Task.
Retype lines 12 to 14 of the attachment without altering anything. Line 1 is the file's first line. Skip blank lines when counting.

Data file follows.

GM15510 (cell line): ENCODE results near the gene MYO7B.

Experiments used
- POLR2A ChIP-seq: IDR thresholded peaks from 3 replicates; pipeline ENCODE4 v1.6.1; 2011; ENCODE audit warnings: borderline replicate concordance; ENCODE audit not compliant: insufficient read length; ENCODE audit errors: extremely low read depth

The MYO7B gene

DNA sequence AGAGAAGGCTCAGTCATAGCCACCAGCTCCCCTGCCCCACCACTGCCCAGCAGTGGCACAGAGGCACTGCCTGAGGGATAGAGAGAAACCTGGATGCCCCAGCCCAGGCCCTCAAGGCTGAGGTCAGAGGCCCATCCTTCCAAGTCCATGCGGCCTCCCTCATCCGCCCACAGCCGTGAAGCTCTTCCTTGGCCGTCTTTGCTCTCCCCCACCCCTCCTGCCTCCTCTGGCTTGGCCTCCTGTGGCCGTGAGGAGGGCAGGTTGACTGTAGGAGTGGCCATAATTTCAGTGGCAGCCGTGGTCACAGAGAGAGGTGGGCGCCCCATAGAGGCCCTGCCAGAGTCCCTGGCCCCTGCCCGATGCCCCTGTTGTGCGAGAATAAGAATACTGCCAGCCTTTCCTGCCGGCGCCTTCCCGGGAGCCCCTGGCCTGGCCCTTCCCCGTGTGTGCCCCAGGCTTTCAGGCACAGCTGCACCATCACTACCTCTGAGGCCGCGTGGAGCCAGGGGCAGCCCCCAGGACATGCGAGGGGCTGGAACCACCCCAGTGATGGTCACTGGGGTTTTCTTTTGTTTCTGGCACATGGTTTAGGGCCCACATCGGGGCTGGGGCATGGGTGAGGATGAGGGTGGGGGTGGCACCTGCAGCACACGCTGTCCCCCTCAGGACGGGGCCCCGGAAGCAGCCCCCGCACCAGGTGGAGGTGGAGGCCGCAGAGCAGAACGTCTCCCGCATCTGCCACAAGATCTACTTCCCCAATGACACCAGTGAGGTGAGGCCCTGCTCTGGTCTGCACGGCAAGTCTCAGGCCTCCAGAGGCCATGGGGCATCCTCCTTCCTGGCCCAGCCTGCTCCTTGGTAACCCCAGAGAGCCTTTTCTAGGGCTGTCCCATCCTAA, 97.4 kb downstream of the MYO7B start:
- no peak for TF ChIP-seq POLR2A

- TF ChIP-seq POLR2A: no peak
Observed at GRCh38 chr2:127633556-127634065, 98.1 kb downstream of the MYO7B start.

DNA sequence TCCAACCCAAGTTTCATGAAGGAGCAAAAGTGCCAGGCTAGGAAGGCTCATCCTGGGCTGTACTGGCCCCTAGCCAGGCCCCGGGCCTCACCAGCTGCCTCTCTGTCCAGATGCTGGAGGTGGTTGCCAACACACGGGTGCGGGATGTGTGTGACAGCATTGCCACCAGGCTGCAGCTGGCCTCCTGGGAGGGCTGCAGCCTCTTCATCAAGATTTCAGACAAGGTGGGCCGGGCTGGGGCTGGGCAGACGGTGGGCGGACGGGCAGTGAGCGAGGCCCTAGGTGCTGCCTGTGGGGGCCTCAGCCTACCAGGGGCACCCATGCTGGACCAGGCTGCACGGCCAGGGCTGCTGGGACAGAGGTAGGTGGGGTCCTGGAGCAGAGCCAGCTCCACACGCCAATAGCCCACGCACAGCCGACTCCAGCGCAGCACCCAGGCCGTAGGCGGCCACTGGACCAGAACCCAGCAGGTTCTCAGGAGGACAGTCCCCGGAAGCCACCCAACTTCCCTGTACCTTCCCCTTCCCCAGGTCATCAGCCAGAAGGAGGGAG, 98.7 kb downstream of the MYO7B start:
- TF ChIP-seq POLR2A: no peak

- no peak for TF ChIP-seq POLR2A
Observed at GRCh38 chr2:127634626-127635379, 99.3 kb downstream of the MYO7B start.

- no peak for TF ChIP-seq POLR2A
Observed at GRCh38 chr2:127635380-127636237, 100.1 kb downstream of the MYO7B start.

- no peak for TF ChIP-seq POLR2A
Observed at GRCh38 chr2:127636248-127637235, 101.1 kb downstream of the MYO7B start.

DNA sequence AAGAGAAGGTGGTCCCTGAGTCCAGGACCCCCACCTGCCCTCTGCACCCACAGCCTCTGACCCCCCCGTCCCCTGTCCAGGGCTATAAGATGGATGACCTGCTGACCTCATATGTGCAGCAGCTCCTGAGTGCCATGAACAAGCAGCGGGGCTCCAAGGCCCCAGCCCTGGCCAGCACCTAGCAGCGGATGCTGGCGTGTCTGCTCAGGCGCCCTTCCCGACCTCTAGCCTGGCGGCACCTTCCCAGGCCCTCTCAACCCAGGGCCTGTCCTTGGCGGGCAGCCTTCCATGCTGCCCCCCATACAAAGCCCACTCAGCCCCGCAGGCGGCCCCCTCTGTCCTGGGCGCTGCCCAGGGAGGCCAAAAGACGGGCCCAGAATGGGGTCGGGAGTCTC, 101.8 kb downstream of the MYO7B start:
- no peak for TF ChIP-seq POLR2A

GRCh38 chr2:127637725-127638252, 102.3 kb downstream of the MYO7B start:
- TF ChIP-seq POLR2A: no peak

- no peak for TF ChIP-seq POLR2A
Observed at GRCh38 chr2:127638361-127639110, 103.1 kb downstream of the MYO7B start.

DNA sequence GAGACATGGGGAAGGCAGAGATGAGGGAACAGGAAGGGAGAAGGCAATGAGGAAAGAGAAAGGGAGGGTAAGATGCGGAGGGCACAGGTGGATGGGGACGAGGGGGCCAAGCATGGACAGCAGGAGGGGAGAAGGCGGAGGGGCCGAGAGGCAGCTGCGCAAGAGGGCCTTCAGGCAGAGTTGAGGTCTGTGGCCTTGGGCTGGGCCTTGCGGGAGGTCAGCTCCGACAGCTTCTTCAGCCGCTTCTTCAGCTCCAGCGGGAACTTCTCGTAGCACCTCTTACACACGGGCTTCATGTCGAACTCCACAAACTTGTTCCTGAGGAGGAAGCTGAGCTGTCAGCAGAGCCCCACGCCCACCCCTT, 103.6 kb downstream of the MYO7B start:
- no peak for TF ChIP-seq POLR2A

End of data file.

Observed at GRCh38 chr2:127634626-127635379, 99.3 kb downstream of the MYO7B start.

- no peak for TF ChIP-seq POLR2A
Observed at GRCh38 chr2:127635380-127636237, 100.1 kb downstream of the MYO7B start.